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Her mother is dying and she and her brother spend much of their time with their parent in the hospital. She’s directing a socially conscience film that is not going well; it seems fake and she’s not sure she can make the project work, and small things keep going wrong. She has recently broken up with her latest lover because she can’t leave her work at home. She is having trouble relating to her daughter. And she is having difficulty getting a performance from the American actor flown in for the lead of the film (he has a condition that makes it difficult for him to remember lines, made worse in that they are in Italian).
The film, Mia Madre, is co-written by the director Nanni Moretti (along with Valia Santelli and Francesco Piccolo) and is inspired by the time in his life when his mother was dying while he was filming We Have a Pope.
It’s an emotionally palpable and often moving film that switches from reality to dreams and magical realism, at time not immediately letting the audience know what is real and what isn’t. Margherita follows a line outside a movie theater and runs into the people in her life, as well as her younger self. She wakes up one night to find her apartment flooded, unable to soak up the water.
The director is played by Margherita Buy, a role especially written for her. She and Moretti, who plays the brother, give warm, understated and empathetic performances. Nothing is forced, every emotion is subtly rendered.
John Turturro plays the American actor Barry Huggins (I’m not sure one can get a more American name than that). He plays the role with a manic bravura, swinging from overdone flattery to extreme frustration (he has one priceless scene where he has to drive a car with a windshield blocked by cameras, while manipulating a stick shift, delivering lines not in his native language-he reportedly had to do very little acting here).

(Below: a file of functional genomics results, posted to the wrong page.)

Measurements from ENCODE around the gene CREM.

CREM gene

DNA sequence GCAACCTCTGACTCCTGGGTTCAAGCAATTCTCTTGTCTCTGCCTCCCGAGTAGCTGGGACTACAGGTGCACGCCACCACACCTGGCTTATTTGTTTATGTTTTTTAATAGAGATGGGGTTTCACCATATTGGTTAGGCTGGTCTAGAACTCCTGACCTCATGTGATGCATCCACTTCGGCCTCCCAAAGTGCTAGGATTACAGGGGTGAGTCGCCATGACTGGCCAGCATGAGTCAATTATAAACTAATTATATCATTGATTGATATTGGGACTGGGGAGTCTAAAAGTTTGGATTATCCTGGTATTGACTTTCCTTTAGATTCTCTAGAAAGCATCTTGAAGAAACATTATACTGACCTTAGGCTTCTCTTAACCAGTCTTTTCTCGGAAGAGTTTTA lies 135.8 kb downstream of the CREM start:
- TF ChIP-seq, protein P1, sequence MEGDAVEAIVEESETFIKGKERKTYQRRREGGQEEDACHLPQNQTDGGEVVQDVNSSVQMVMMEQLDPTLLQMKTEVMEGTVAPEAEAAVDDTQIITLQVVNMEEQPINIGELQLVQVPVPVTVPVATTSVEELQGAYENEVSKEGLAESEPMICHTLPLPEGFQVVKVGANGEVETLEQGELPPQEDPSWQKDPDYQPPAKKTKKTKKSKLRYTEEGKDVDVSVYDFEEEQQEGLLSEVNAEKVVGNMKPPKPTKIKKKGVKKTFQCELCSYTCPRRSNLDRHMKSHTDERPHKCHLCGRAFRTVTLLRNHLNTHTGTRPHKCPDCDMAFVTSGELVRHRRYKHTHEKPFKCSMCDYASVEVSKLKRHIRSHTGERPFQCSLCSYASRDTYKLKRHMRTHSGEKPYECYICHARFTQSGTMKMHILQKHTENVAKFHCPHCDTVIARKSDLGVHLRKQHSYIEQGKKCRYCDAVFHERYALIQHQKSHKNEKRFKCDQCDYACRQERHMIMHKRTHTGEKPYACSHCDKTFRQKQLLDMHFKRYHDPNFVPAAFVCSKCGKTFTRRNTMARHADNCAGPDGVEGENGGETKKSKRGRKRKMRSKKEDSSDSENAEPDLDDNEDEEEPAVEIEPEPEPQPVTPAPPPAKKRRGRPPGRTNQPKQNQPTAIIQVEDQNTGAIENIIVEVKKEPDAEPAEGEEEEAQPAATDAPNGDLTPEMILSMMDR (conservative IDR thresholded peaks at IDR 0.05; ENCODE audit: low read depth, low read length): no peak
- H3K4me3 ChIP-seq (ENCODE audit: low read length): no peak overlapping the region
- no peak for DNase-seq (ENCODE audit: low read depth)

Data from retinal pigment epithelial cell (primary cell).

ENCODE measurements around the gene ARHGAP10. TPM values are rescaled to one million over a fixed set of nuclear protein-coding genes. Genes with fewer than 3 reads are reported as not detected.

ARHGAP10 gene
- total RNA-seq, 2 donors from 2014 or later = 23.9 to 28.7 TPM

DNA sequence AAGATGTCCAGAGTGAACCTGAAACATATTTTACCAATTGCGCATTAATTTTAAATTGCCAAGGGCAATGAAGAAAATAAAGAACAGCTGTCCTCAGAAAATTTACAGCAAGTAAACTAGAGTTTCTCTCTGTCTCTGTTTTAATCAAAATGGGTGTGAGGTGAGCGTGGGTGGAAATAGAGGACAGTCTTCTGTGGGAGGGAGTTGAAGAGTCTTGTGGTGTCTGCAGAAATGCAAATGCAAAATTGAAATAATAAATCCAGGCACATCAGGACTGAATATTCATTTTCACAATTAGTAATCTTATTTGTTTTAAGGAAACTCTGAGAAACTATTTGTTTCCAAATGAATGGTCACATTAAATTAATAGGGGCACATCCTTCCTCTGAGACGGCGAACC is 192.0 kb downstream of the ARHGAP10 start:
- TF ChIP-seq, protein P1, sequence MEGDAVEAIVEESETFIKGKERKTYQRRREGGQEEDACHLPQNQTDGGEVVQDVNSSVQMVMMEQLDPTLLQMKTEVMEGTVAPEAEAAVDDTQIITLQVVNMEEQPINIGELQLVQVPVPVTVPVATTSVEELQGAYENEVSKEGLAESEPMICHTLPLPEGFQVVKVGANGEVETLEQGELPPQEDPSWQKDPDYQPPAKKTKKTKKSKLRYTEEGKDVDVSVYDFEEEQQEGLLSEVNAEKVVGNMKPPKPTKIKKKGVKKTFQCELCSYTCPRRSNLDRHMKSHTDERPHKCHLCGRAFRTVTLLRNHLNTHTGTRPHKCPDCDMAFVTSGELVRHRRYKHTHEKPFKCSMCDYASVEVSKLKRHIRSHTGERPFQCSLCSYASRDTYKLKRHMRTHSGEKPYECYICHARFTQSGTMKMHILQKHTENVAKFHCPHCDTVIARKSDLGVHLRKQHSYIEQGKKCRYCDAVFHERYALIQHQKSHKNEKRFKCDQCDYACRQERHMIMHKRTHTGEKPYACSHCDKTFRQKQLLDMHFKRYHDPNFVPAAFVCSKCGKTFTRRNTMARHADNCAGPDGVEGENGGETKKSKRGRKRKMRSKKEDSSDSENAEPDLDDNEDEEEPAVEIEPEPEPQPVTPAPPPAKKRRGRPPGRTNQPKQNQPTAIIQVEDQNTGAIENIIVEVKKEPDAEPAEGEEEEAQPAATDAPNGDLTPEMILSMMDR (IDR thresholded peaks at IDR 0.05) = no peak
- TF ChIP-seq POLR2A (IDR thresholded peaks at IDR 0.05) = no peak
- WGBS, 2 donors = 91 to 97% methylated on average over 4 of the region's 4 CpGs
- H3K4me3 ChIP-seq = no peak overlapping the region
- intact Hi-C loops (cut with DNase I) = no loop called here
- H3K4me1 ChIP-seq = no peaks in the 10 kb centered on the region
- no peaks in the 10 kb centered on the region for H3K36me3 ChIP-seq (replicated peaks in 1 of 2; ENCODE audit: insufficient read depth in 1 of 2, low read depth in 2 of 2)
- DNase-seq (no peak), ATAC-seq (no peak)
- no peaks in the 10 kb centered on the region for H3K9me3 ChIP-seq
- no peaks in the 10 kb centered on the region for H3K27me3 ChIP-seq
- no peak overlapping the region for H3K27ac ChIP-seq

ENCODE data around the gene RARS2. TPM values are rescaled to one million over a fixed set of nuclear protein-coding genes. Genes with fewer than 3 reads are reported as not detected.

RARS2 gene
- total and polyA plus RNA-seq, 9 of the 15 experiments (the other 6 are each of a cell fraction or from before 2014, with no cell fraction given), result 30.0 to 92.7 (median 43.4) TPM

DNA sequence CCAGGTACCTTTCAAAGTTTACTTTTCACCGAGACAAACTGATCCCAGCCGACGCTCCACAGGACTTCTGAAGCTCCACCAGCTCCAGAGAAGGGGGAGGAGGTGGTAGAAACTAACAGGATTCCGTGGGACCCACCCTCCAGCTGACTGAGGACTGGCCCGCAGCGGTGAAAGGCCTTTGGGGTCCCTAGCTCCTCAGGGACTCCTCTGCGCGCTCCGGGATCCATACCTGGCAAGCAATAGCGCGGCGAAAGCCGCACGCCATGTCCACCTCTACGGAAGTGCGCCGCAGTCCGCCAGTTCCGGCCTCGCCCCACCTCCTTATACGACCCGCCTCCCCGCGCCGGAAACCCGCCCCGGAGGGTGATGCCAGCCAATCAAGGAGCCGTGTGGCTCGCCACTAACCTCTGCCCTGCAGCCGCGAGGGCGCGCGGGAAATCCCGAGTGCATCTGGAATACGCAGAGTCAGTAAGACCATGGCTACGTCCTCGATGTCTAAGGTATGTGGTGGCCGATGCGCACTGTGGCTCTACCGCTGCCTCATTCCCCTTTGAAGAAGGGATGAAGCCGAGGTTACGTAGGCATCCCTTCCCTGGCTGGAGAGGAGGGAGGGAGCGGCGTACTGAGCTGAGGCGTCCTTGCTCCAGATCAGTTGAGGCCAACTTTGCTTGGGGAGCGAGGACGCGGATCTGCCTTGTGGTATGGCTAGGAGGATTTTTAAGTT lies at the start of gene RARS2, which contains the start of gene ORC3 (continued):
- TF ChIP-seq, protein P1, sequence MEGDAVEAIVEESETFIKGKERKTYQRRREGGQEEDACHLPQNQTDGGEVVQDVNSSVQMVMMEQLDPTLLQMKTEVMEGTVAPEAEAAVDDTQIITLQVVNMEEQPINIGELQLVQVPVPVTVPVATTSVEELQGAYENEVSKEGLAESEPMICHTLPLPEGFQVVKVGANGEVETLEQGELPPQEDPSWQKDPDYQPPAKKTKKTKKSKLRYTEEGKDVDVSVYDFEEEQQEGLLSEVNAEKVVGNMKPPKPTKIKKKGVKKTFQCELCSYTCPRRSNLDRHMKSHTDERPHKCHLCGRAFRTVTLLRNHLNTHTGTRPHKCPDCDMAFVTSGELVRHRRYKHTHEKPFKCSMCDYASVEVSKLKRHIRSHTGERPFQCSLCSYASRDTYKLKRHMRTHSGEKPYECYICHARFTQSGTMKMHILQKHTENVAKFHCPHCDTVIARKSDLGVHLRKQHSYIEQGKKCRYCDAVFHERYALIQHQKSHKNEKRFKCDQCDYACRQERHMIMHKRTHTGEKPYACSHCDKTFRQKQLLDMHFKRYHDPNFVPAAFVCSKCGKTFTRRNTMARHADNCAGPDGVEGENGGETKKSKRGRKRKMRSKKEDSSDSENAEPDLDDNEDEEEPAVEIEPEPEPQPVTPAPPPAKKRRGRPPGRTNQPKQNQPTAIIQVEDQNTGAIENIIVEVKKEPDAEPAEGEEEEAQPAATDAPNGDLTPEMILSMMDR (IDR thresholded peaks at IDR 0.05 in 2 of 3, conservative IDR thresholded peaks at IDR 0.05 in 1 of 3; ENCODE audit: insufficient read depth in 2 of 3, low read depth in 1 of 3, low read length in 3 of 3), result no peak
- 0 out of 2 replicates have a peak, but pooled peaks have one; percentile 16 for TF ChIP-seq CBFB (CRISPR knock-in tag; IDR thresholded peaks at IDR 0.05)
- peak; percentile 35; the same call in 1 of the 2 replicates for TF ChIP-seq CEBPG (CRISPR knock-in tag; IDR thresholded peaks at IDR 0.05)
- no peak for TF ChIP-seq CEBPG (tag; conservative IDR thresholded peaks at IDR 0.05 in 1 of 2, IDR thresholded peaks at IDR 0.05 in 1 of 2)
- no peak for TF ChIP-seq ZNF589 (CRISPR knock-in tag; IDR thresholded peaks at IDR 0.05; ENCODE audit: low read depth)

Winner of the Ecumenical Prize at the 2015 Cannes film festival.
The Light Between Oceans, the new, what at one time was called a, weepy by writer/director Derek Cianfrance (he also wrote and directed Blue Valentine and directed The Place Beyond the Pines) is, quite possibly, one of the loopiest films I’ve seen in some time.
I guess I’m being kind. My best friend in Chicago thought it ludicrous.
The story revolves around one Tom Sherburne (Michael Fassbender), a WWI vet who takes a job as a lighthouse keeper off the coast of Australia because he wants solitude. He soon marries a local woman, Isabel Graysmark (Alicia Vikander), and their relationship seems almost Edenic. But when they try to have children, Isabel twice miscarries, the second time without the two telling anyone. Then one day they find a boat adrift. In it is a dead man and a live baby just old enough that it could be theirs.
So they bury the body and raise the child as their own.
But when the truth comes out, by way of something Tom does, Tom is arrested for murdering the man. Will his wife support him or let him be imprisoned for life or executed for murder? And what will Hannah Roennfeldt (Rachel Weisz), the real mother of the child, do?
Very little of the plot is convincing, especially the idea that Tom would be accused of murder (this part is greatly under dramatized).
And the pacing is a bit stately.
It is a rapturously beautiful film, lingering lovely as it does on the scenery of Tasmania. The period costuming and sets are rendered in convincing detail. And the three main actors do a rather good job of bringing their characters to life.
But it’s still a pretty loopy film.
With Bryan Brown as Hannah’s father.